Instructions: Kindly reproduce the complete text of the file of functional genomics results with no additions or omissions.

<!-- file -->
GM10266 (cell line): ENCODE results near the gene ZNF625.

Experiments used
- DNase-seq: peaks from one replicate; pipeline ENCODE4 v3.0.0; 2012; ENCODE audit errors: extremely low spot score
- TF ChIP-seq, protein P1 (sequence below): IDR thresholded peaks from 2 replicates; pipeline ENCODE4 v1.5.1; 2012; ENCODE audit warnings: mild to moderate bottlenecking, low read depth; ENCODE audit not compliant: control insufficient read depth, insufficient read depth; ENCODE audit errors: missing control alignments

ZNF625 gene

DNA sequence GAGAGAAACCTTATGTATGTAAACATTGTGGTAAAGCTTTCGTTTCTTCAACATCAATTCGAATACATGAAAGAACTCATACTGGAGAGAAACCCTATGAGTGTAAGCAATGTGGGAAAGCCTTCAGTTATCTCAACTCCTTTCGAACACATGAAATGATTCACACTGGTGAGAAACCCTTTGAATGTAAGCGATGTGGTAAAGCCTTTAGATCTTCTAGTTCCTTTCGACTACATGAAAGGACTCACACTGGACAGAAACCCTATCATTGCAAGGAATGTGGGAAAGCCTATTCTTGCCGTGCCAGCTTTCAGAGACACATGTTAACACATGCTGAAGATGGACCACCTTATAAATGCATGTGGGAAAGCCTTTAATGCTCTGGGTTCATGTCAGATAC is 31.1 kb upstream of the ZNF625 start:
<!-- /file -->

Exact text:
GM10266 (cell line): ENCODE results near the gene ZNF625.

Experiments used
- DNase-seq: peaks from one replicate; pipeline ENCODE4 v3.0.0; 2012; ENCODE audit errors: extremely low spot score
- TF ChIP-seq, protein P1 (sequence below): IDR thresholded peaks from 2 replicates; pipeline ENCODE4 v1.5.1; 2012; ENCODE audit warnings: mild to moderate bottlenecking, low read depth; ENCODE audit not compliant: control insufficient read depth, insufficient read depth; ENCODE audit errors: missing control alignments

ZNF625 gene

DNA sequence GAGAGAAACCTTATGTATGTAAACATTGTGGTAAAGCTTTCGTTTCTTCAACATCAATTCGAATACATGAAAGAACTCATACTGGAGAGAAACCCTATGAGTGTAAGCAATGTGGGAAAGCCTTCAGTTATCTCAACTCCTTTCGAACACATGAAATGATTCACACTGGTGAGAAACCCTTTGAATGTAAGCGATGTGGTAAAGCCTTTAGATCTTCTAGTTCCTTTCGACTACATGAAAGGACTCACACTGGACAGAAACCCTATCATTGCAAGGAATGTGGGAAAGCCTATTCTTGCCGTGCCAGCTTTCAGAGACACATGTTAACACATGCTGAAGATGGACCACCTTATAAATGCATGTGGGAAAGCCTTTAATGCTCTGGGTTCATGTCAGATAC is 31.1 kb upstream of the ZNF625 start: